Connections, Country and Culture: The Waterhole and Ways of Living

Students will build an understanding of culture and Country through exploring the

Jirraginy joo Goorrarndal: Frog and Brolga story and learning about Gija people. They will consider the significance of publicly sharing this creation story after the Gija people have shared it only with each other for thousands of years. Students will build meaning around

Jirraginy joo Goorrarndal: Frog and Brolga by learning about Gija people and Gija Country, its location and its characteristics, and the story which the Gija people have shared. Students research changes that have taken place both on Country and in ways of living today.

Cross Curriculum Priorities

Aboriginal and Torres Strait Islander Histories and Cultures

A_TSICP1 First Nations communities of Australia maintain a deep connection to, and responsibility for, Country/Place and have holistic values and belief systems that are connected to the land, sea, sky and waterways.

A_TSICP3 The First Peoples of Australia are the traditional owners of Country/Place, protected in Australian Law by the Native Title Act 1993 which recognises pre-existing sovereignty, continuing systems of law and customs, and connection to Country/Place. This recognised legal right provides for economic sustainability and a voice into the development and management of Country/Place.

A_TSIC2 First Nations Australians’ ways of life reflect unique ways of being, knowing, thinking and doing.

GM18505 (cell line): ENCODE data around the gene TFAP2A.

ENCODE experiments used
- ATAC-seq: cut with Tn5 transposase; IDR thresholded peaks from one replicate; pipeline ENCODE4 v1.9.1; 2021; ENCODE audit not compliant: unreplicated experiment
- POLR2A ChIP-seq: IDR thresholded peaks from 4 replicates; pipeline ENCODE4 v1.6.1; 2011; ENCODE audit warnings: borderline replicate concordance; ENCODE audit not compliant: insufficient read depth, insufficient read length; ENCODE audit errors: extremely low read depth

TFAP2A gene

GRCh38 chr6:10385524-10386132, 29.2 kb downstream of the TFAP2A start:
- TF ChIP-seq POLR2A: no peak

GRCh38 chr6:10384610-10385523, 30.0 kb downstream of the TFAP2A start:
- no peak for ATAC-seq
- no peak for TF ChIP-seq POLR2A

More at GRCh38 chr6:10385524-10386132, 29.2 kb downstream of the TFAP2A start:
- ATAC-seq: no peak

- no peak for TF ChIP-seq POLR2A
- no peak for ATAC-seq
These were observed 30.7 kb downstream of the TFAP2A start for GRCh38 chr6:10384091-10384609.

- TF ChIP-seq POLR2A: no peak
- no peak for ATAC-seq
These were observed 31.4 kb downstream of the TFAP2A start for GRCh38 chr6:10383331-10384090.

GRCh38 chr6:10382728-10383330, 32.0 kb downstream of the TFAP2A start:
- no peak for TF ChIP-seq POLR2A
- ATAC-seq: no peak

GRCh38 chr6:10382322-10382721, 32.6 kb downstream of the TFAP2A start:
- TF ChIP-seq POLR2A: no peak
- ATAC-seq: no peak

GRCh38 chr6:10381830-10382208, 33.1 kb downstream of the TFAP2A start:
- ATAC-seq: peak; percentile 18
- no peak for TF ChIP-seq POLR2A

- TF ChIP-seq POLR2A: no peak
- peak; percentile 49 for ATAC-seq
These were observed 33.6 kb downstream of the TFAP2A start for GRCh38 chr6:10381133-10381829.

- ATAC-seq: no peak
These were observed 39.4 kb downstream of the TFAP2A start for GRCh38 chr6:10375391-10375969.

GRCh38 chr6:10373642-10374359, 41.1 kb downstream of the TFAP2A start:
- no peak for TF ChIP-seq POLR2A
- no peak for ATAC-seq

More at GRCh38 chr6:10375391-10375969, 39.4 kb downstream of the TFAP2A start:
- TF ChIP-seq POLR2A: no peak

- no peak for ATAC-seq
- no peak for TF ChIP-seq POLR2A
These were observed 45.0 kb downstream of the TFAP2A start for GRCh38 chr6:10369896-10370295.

A_TSIC2 First Nations Australians’ ways of life reflect unique ways of being, knowing, thinking and doing.

A_TSIC3 The First Peoples of Australia (Aboriginal Peoples) belong to the world’s oldest continuous cultures. First Nations Australians demonstrate resilience in the maintenance, practice and revitalisation of culture despite the many historic and enduring impacts of colonisation, and continue to celebrate and share the past, present and future manifestations of their cultures.

Curriculum Links

AC9E5LA03 describe how spoken, written and multimodal texts use language features and are typically organised into characteristic stages and phases, depending on purposes in texts.

AC9E5LA07 explain how the sequence of images in print, digital and film texts has an effect on meaning

AC9E5LA08 understand how vocabulary is used to express greater precision of meaning, including through the use of specialist and technical terms, and explore the history of words

AC9S5I06 write and create texts to communicate ideas and findings for specific purposes and audiences, including selection of language features, using digital tools as appropriate

AC9E6LE01 identify responses to characters and events in literary texts, drawn from historical, social or cultural contexts, by First Nations Australian, and wide-ranging Australian and world authors

AC9E6LY01 examine texts including media texts that represent ideas and events, and identify how they reflect the context in which they were created

AC9E6LY05 use comprehension strategies such as visualising, predicting, connecting, summarising, monitoring and questioning to build literal and inferred meaning, and to connect and compare content from a variety of sources

ACPPS051 Examine how identities are influenced by people and places

AC9HS5K04 the influence of people, including First Nations Australians and people in other countries, on the characteristics of a place

AC9HS5S07 present descriptions and explanations, drawing ideas, findings and viewpoints from sources, and using relevant terms and conventions

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Unit Includes

  • 1 Focus Area
  • 2 Lessons

Warning

 

Aboriginal and Torres Strait Islander viewers are warned that the content on this site may contain images and references to deceased persons.

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